- AgriFoRwArdS CDT Annual Conference (2022): Improved Control of Invasive Plant Disease Epidemics Using Partially Observable Markov Decision Processes.
Other Activities and Outputs
- Panel member for the October 2021 AgriFoRwArdS Seminar Series with Charles Nicklin, watch here.
- Panel member for the November 2021 AgriFoRwArdS Seminar Series with Prof Dionysis Bochtis, watch here.
- Chaired the February 2022 AgriFoRwArdS Seminar Series with Dr Mark Ryan, watch here.
- Panel member for the March 2022 AgriFoRwArdS Seminar Series with Ayse Kucukyilmaz, watch here.
Before joining the CDT I was an electronics engineer working for Arm for over a decade. I led some big teams building Neural network Processing Units and I’ve come back to academia to explore how ML technology can be applied in agriculture. There’s a crunch coming up in the next couple of decades between population, climate change and biodiversity and I believe improving agricultural efficiency is a big part of how we can get through that. I’ve also had various placements and consultancy roles including keeping BBC Alba on air in Glasgow, working for Hitachi in Japan, designing control electronics for a telecoms start up and developing a drug delivery device for arthritis patients. I’ll be studying my PhD in the plant sciences department in Cambridge in cooperation with Defra. I also enjoy running, climbing and cooking.
Improved Control of Invasive Plant Disease Epidemics Using Partially Observable Markov Decision Processes
Invasive plant diseases cause damage to agricultural crops and ecosystems. However, growers and policy makers have limited resources for control of any given epidemic and collecting information about epidemic status can be expensive. Partially Observable MDPs (POMDPs) are used to model sequential decision making problems where the agent has only partial information about the situation. This project will explore application of POMDP techniques to plant disease epidemics by building a compartment based epidemic model and measuring the effectiveness of epidemic control against a simple, heuristic-based agent.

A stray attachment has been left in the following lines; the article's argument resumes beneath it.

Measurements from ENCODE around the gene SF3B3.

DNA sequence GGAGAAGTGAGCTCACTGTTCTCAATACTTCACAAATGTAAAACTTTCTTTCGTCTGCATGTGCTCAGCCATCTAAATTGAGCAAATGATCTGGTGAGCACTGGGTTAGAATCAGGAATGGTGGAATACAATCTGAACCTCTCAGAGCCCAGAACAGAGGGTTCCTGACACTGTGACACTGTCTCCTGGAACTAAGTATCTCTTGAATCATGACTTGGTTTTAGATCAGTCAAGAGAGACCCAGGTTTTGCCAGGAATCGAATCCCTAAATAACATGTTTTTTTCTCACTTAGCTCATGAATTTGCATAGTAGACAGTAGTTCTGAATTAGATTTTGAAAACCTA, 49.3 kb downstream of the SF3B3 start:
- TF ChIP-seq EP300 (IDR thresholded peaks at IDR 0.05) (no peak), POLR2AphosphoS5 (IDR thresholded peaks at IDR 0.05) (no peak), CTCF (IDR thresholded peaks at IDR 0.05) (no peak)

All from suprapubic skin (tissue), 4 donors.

Using reinforcement learning to optimise adaptive control of invading plant disease epidemics
Invasive plant diseases threaten agricultural production and natural ecosystems. For example, Xylella Fastidiosa has killed large numbers of olive trees in Italy with future economic impact estimated in the billions of euros. At the same time, the resources to manage these pathogens are limited. Fast responses to outbreaks can minimise the damage. However, this means decisions on how resources are deployed must be made at the start of an outbreak when information about the disease progress and epidemic parameters in a new environment may be limited.
This project aims to explore and evaluate the use of reinforcement learning approaches to optimise control of invasive plant diseases. This will mean building plant disease models and reinforcement learning agents and evaluating the performance of the agents. The work will investigate the simulated cost of control, epidemic outcomes and robustness to uncertainty in the epidemic model. The techniques will aim to be generally applicable but will also be tested with real case studies.
Rachel’s PhD project is being carried out in collaboration with Defra, with primary supervision by Dr Nik Cunniffe.